By Jon Newton 10/01/05
The Warner Music Group (US), EMI (Britain), Universal Music (France)
and Sony BMG (Japan, Germany) record label cartel has sued another 757
American men, women and children under its bitter and entirely fruitless
sue ‘em all product sales project.
This brings the total number of people singled out to 14,800. However, of these, only about 3,400 people have actually done a deal with one of the entertainment cartel blackmail centres set up to act as shills.
Among the new victims is a Princeton student, says The
Daily Princetonian pointing out that 30 of the university's students
have now been subpoenaed by the RIAA.
Columbia, Harvard, the Massachusetts Institute of Technology, the University of Pennsylvania, Boston University, Columbia University and the University of California, Berkeley, were among 17 other universities which also received subpoenas.
The RIAA (Recording Industry Association of America) and MPAA (Motion
Picture Association of America) are now virtual joint-venture partners
in a concentrated and carefully orchestrated multi-billion-dollar international
campaign meant to terrorize people into buying product made by their owners.
Both pseudo-police organizations recently joined the Internet2 network, claiming they want to, “study advanced content distribution technologies”.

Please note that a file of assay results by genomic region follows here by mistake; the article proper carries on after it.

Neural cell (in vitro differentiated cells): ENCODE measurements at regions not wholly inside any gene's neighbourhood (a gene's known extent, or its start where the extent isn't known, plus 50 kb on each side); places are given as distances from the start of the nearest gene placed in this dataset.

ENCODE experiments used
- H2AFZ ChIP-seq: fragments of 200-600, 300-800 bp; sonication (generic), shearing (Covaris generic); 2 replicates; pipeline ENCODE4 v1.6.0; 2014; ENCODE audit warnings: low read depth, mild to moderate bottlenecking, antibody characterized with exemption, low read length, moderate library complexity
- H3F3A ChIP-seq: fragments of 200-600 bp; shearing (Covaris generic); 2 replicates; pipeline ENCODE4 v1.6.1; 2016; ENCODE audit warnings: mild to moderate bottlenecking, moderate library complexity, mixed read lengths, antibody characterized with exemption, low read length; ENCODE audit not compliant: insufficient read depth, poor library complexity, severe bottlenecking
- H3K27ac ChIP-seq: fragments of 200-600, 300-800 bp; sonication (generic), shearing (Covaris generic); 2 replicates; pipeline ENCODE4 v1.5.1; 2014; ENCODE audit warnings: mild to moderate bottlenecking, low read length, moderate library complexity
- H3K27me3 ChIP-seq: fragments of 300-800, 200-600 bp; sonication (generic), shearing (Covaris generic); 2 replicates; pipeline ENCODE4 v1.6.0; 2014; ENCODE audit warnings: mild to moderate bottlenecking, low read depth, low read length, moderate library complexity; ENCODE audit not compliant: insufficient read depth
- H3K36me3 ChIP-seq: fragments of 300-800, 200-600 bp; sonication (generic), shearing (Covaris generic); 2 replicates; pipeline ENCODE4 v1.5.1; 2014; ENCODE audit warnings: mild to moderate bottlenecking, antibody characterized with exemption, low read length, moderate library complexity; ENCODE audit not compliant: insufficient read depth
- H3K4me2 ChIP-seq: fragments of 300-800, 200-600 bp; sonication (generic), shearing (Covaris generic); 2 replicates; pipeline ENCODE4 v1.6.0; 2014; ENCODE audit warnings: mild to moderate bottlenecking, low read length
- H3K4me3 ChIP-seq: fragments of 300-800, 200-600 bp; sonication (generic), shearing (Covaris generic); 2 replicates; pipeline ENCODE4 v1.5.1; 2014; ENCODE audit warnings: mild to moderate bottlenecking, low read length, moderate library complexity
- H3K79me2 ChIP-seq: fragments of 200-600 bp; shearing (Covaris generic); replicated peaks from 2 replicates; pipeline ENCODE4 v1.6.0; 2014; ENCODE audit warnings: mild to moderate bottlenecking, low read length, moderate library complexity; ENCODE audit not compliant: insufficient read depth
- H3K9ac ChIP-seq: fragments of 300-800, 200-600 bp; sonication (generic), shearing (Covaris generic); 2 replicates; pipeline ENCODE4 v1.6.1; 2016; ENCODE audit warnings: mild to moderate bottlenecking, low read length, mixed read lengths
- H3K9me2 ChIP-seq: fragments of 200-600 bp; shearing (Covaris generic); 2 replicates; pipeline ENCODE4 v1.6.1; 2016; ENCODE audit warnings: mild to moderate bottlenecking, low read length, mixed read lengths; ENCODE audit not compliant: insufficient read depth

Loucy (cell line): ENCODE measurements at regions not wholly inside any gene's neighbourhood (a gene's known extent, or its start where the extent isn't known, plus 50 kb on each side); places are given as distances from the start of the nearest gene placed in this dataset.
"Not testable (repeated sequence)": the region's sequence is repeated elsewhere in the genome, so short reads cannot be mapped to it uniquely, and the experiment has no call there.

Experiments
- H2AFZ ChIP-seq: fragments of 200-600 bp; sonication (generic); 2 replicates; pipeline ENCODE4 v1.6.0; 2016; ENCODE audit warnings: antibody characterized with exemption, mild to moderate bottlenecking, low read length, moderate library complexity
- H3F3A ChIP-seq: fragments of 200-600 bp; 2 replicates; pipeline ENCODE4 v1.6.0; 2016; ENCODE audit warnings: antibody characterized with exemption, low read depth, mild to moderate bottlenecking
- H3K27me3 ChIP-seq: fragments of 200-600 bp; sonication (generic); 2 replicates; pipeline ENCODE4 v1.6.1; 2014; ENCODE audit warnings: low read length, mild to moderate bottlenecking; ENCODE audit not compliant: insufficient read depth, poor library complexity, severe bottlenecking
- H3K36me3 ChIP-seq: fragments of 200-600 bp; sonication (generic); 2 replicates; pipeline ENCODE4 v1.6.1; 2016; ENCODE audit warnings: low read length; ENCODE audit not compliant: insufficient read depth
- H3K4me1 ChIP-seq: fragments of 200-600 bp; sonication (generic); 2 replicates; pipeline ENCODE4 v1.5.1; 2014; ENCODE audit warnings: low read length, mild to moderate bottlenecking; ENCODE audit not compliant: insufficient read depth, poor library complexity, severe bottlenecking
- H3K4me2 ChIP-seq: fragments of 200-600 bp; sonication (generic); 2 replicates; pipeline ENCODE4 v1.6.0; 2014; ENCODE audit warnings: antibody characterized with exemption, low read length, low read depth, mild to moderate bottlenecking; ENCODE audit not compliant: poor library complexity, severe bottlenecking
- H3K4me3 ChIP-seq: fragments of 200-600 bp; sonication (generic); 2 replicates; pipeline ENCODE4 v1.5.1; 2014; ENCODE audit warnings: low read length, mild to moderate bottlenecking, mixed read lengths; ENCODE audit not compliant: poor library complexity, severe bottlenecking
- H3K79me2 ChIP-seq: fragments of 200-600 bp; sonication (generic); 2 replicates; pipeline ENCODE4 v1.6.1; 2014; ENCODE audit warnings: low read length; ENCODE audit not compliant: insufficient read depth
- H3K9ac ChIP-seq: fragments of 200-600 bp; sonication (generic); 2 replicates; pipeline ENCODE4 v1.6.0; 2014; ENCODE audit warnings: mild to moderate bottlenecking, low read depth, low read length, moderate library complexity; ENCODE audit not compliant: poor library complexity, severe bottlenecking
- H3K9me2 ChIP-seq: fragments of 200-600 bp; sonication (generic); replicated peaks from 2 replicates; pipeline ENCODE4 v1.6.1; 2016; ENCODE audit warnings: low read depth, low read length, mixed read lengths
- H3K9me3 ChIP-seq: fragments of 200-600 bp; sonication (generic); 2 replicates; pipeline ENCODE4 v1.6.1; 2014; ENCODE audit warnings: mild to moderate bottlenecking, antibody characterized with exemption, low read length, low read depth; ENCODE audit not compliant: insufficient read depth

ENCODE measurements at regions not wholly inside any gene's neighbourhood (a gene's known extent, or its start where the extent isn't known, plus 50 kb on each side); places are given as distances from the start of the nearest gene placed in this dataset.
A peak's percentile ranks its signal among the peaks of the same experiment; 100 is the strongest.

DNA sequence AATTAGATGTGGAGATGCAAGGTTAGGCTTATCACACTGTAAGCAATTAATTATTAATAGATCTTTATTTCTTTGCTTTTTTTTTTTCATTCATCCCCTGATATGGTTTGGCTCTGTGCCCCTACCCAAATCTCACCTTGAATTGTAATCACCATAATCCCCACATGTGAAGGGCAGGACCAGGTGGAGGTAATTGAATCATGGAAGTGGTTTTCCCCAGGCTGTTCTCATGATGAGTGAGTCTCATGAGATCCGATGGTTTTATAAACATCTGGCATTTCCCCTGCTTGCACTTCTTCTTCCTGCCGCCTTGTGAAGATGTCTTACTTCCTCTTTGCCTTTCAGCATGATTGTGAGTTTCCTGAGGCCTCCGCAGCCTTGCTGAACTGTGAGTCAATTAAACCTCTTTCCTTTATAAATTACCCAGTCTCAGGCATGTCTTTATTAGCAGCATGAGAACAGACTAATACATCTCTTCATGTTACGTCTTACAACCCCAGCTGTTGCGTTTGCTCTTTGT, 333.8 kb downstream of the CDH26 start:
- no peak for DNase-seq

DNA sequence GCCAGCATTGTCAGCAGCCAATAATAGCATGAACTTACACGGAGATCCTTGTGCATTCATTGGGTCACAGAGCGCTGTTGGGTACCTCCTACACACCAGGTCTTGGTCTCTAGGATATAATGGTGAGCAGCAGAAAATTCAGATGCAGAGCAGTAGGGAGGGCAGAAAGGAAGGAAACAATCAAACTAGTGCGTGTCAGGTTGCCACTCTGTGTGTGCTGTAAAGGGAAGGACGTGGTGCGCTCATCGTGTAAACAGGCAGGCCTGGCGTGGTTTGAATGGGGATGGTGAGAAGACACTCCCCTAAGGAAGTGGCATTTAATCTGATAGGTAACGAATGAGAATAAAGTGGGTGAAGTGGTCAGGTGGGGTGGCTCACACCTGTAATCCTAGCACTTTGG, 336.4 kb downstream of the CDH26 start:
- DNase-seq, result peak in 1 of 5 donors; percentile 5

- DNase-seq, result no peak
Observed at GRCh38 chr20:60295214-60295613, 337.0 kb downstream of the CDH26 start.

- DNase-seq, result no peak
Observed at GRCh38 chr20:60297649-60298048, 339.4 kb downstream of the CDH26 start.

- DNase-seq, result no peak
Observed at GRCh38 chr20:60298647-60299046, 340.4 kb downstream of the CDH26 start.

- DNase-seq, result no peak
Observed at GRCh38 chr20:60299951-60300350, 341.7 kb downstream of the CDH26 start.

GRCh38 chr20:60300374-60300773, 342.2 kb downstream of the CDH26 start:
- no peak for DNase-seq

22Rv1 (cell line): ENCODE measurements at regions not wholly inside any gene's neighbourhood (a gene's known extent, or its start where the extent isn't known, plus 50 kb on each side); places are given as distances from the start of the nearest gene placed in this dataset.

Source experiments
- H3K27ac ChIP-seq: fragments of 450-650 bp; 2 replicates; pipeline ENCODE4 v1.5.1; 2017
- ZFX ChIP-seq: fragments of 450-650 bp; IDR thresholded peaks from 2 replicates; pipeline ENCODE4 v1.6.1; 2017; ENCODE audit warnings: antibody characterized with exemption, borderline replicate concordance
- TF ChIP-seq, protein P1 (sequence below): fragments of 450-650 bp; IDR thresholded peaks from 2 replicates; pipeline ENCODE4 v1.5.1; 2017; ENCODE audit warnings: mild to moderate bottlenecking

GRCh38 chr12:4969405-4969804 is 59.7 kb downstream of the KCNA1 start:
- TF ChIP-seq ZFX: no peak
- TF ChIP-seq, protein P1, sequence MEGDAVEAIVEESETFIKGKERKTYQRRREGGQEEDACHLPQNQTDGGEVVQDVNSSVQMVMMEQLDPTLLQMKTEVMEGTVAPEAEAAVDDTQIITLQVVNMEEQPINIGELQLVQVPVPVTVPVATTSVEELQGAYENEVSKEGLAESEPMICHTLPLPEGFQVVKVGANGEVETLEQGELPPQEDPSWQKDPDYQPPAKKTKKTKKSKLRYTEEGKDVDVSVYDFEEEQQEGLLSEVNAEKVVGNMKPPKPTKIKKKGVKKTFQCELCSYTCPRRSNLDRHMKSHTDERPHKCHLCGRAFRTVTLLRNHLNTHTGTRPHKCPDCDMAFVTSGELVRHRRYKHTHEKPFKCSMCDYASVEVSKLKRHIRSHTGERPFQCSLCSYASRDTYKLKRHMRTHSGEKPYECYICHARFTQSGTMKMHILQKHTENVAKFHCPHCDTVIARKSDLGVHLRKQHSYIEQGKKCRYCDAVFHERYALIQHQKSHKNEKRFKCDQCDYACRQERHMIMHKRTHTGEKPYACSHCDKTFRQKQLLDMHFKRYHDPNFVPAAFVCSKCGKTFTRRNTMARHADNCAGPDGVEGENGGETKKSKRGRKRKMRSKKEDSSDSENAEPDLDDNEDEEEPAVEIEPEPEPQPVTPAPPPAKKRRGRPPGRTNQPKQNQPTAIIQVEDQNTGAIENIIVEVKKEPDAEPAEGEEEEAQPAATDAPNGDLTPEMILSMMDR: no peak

The labels claim the subpoenas, none of which has actually culminated in a court case, are significantly impacting file sharing which is, they say, "devastating" them.
However, the opposite is true.
Far from being deterred from using the p2p networks, more and more people are logging on every day.
Statistics gathered by p2p research firm Big Champagne (left) show the average number of people simultaneously logged onto the p2p networks around the world at any given time between August, 2003, and August, 2005.
In 2003 in the US, the focus of the disingenuous RIAA hype, 2,630,960 people were logged on at any moment, in 2004 the figure was 4,549,801, and in August 2005, it was 6,871,308.
The figures effectively give the lie to the Big Four record label cartel claim that its sue 'em all campaign is having a significant effect. Meanwhile, a swelling wave of protest is becoming manifest as more and more people join the We're Not Taking Any More club.
Jon Newton is the editor of p2pnet.net and is a regular contributer to MP3 Newswire. Jon's site is devoted to the politics of digital music and his insights as well as those of his co-writers can be read there. We urge you to explore it.
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